by D usti October 17 2004, 23:00 ARCHITECTURE - CULTURAL & EDUCATION


Kazuyo Sejima/Ryue Nishizawa
New Museum of Contemporary Art
New York, New York

"We have tried to design a transparent building in the sense that we are not hiding what is happening behind the surface of the structure."
Kazuyo Sejima/Ryue Nishizawa

The New Museum, the first major art museum to be constructed in downtown Manhattan in the city's modern history, will be located on the Bowery on what is now an 8,000 square foot parking lot.

Photo courtesy the New Museum of Contemporary Art

Scheduled to break ground in October 2004 the seven-story composition - a stack of rectangular boxes shifted off axis in different directions, clad in silvery galvanized, zinc-plated steel, and punctuated by skylights and windows offering vistas and vignettes of the city - doubles the size of the New Museum's current facilities on Broadway in SoHo.  

Photo courtesy the New Museum of Contemporary Art

In addition to dramatically expanded, flexible, and column-free exhibition space, the Bowery building will offer an innovative new media center, a black-box theater/auditorium, bookstore, expanded classrooms, library and study center, café, and wrap-around rooftop terraces.

Photo courtesy the New Museum of Contemporary Art
At night, the building's metallic exterior will be washed with artificial lighting from within.

Summarizing their approach to the design for the New Museum of Contemporary Art, SANAA has said: "The solution emerged through an extensive period of trial and error. We made numerous study models based upon the New Museum's program and the demands of the site, the zoning envelope. First we arrived at the notion of the boxes themselves; each one represents a specific piece of the program developed by the Museum. Then we tried shifting the boxes to render the inside of the building more accommodating and open, with more possibilities for daylight to enter spaces and views to appear at various points in the interiors.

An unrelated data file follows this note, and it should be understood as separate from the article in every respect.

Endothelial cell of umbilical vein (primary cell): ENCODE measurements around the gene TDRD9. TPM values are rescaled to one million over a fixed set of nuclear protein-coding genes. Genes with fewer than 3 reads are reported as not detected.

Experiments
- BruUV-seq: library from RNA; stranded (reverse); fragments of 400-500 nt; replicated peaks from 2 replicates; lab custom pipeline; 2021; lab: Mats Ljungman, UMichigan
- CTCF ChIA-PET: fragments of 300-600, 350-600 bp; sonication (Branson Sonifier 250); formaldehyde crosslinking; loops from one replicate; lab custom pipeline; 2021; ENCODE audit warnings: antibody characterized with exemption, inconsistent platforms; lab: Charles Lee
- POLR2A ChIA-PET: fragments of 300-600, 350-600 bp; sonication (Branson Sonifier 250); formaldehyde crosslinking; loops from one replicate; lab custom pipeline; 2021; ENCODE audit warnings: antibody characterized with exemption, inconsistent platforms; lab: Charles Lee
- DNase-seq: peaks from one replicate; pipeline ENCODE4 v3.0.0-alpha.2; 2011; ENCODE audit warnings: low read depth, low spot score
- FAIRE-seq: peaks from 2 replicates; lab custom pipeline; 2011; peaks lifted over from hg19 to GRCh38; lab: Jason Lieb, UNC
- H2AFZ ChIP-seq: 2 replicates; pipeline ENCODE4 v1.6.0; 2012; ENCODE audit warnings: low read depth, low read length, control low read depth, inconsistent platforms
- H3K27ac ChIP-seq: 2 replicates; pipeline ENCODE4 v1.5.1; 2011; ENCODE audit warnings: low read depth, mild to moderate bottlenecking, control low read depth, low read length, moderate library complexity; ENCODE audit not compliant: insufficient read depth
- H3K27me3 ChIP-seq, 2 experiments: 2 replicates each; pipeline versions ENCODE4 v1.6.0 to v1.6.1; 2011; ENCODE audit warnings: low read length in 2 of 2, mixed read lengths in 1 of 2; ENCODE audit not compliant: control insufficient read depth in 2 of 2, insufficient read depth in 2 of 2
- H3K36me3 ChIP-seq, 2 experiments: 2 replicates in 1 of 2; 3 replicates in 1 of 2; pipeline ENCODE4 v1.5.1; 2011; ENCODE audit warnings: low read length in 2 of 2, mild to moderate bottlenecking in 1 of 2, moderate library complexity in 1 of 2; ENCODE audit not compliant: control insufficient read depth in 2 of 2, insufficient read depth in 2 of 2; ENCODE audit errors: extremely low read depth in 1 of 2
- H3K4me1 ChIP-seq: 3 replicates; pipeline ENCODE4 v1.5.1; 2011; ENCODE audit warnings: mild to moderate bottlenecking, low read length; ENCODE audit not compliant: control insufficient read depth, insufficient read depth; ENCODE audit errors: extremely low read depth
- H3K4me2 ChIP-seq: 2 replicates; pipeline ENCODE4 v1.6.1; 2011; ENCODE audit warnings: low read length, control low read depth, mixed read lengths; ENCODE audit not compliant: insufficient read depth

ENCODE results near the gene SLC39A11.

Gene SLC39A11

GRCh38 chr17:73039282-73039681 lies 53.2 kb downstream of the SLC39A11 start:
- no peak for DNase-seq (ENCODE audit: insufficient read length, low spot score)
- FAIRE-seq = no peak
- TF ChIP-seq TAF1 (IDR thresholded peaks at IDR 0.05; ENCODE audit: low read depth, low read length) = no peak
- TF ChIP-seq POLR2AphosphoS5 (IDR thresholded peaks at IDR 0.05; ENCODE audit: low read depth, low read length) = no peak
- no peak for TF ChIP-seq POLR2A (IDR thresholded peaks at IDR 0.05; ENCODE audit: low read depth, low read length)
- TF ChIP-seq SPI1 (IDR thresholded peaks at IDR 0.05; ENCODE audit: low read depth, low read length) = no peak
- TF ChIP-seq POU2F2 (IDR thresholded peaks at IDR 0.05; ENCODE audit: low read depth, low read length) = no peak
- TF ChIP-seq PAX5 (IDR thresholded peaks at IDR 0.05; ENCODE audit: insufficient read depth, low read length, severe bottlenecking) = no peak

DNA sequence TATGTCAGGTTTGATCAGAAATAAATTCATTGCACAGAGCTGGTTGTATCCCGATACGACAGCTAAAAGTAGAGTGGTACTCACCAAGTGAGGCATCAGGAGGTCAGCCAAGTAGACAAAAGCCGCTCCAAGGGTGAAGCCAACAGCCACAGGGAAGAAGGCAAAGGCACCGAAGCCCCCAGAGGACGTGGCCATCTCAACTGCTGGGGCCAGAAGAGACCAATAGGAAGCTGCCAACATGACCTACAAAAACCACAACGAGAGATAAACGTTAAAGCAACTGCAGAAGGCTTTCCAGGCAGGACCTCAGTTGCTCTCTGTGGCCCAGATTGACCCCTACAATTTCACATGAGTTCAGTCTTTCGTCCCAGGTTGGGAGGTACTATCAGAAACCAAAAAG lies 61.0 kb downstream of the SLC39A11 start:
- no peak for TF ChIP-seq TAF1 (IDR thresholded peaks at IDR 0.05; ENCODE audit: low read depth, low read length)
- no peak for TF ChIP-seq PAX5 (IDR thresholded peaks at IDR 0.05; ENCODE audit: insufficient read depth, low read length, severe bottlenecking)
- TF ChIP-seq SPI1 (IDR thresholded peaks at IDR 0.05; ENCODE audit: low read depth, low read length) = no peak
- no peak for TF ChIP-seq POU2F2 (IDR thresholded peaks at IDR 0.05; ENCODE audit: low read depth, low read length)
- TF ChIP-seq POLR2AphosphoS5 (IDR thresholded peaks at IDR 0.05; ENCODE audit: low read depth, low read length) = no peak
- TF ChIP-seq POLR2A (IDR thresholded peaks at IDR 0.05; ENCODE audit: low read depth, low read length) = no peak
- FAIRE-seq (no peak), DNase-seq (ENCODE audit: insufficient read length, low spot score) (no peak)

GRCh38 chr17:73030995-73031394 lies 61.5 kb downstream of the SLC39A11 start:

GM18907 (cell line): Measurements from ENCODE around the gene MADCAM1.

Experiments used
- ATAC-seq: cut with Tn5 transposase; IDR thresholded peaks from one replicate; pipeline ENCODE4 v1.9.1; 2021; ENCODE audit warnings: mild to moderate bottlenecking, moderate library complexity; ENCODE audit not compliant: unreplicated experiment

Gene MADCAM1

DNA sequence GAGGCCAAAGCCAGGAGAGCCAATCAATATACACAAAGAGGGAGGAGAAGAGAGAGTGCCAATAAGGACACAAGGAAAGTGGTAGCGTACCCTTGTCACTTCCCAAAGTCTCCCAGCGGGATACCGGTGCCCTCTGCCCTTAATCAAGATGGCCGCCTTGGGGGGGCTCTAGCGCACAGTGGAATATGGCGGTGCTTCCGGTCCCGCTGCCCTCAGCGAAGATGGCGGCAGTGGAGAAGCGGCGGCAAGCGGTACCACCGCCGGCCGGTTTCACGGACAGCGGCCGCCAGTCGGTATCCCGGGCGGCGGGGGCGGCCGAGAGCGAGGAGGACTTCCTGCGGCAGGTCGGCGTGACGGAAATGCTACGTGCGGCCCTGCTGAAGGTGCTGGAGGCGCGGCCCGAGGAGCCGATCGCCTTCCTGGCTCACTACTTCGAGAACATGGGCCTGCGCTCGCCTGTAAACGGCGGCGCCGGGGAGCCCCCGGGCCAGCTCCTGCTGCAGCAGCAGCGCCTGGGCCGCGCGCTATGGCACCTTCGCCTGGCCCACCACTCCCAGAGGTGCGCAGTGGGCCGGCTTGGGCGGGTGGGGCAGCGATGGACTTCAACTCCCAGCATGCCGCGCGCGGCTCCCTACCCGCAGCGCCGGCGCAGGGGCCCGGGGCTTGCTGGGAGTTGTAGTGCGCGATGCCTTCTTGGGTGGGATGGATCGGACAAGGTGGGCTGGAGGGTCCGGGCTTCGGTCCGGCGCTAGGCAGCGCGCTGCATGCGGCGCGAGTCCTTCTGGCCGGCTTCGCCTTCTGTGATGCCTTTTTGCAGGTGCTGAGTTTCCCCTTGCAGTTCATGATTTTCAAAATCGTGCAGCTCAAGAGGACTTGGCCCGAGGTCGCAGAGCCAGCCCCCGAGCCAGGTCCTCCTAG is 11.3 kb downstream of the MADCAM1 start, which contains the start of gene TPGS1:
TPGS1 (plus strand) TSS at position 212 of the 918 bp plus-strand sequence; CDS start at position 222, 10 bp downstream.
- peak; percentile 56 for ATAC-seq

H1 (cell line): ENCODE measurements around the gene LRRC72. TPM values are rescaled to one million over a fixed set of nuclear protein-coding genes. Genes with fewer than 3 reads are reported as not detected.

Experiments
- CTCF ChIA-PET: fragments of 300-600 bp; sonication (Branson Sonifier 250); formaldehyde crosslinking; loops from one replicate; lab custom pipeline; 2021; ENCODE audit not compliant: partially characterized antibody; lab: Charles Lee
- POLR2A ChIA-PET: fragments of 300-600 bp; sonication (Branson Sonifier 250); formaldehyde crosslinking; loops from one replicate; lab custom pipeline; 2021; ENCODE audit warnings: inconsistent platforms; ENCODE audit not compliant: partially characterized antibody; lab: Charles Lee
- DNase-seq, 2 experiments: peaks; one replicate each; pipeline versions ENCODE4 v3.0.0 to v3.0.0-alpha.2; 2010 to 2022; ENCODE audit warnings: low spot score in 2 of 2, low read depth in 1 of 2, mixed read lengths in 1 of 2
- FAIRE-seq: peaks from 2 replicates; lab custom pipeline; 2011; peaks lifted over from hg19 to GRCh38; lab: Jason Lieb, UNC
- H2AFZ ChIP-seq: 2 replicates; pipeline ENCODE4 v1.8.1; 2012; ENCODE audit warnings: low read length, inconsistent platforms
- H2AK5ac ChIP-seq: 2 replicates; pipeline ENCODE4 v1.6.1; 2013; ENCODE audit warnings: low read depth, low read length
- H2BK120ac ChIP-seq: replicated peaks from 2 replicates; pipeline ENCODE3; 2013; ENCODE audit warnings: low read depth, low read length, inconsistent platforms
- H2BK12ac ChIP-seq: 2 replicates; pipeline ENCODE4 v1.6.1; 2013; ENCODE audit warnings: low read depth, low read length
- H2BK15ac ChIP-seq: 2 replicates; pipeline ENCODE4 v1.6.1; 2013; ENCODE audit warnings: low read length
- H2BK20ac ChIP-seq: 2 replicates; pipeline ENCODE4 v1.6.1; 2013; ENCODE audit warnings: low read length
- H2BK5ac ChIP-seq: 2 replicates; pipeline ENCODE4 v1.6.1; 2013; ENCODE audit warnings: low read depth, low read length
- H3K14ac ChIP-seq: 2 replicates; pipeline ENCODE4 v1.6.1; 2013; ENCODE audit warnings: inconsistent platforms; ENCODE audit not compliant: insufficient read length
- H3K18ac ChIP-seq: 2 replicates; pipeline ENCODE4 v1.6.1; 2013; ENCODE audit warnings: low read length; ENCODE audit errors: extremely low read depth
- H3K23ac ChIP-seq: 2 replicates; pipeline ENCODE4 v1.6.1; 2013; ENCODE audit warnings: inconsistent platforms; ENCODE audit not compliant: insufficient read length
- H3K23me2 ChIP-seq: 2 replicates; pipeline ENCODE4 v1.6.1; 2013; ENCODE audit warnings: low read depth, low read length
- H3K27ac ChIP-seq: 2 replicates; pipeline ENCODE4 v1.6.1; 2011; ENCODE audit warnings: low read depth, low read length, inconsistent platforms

We designed the building from the inside out, based upon our understanding of the Museum's needs.  Because of the kind of art the Museum shows and the curatorial approach they take, we wanted to design simple spaces - spaces without columns and with a lot of possibilities for different configurations, for placement of temporary dividing walls, and so forth - that would provide the widest range of options. We do not believe that a building should overwhelm or compete with the art presented within it, particularly when it comes to contemporary art.  So we have tried to make spaces that are inviting but straightforward."

Total area: 60,000 square feet

Estimated completion: Spring 2006.

Architects: Kazuyo Sejima/Ryue Nishizawa SANAA LTD.
Associate architects: Guggenheimer Architects, New York
Project architect: Florian Idenburg
Structural engineer: Guy Nordenson


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